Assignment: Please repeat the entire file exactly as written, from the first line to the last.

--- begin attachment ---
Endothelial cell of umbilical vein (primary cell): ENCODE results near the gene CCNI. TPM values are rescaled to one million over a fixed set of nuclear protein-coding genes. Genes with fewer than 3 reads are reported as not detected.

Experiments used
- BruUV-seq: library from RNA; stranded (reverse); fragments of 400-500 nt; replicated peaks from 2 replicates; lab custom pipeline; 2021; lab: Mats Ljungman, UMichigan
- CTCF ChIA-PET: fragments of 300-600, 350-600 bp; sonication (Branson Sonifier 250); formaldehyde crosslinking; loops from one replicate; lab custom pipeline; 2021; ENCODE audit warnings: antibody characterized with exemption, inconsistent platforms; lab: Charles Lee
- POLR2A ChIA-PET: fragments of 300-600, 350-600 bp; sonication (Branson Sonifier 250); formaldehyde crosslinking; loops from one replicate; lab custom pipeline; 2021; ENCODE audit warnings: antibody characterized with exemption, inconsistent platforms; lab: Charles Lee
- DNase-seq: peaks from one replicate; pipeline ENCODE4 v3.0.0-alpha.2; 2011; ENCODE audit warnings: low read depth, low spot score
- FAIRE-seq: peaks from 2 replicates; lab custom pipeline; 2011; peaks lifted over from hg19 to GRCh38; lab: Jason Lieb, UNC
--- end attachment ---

Endothelial cell of umbilical vein (primary cell): ENCODE results near the gene CCNI. TPM values are rescaled to one million over a fixed set of nuclear protein-coding genes. Genes with fewer than 3 reads are reported as not detected.

Experiments used
- BruUV-seq: library from RNA; stranded (reverse); fragments of 400-500 nt; replicated peaks from 2 replicates; lab custom pipeline; 2021; lab: Mats Ljungman, UMichigan
- CTCF ChIA-PET: fragments of 300-600, 350-600 bp; sonication (Branson Sonifier 250); formaldehyde crosslinking; loops from one replicate; lab custom pipeline; 2021; ENCODE audit warnings: antibody characterized with exemption, inconsistent platforms; lab: Charles Lee
- POLR2A ChIA-PET: fragments of 300-600, 350-600 bp; sonication (Branson Sonifier 250); formaldehyde crosslinking; loops from one replicate; lab custom pipeline; 2021; ENCODE audit warnings: antibody characterized with exemption, inconsistent platforms; lab: Charles Lee
- DNase-seq: peaks from one replicate; pipeline ENCODE4 v3.0.0-alpha.2; 2011; ENCODE audit warnings: low read depth, low spot score
- FAIRE-seq: peaks from 2 replicates; lab custom pipeline; 2011; peaks lifted over from hg19 to GRCh38; lab: Jason Lieb, UNC